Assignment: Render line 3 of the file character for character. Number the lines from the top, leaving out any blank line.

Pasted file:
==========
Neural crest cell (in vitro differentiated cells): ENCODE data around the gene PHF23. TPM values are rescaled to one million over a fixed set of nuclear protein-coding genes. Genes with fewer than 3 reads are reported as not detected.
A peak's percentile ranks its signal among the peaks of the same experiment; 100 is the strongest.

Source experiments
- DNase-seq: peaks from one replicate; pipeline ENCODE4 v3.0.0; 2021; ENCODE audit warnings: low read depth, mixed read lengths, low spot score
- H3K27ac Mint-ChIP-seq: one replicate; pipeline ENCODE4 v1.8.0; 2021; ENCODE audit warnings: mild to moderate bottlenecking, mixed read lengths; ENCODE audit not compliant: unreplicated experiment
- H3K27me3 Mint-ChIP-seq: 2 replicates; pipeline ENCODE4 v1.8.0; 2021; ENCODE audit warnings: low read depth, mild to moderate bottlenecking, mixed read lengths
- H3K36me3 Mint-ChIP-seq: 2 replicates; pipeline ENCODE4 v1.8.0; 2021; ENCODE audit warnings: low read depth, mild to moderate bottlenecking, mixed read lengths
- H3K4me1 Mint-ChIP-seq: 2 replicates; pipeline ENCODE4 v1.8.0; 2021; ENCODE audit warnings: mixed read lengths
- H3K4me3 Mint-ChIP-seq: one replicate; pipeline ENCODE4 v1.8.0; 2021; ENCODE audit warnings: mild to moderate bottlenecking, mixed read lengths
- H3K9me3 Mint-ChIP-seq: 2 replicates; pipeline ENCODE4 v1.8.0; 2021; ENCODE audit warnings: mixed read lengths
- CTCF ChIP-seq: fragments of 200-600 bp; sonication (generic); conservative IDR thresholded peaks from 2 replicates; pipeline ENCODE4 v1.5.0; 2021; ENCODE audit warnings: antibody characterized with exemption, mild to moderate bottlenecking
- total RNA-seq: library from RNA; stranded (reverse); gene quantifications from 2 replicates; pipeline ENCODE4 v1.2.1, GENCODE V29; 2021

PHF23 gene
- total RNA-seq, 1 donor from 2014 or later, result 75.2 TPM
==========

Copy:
Source experiments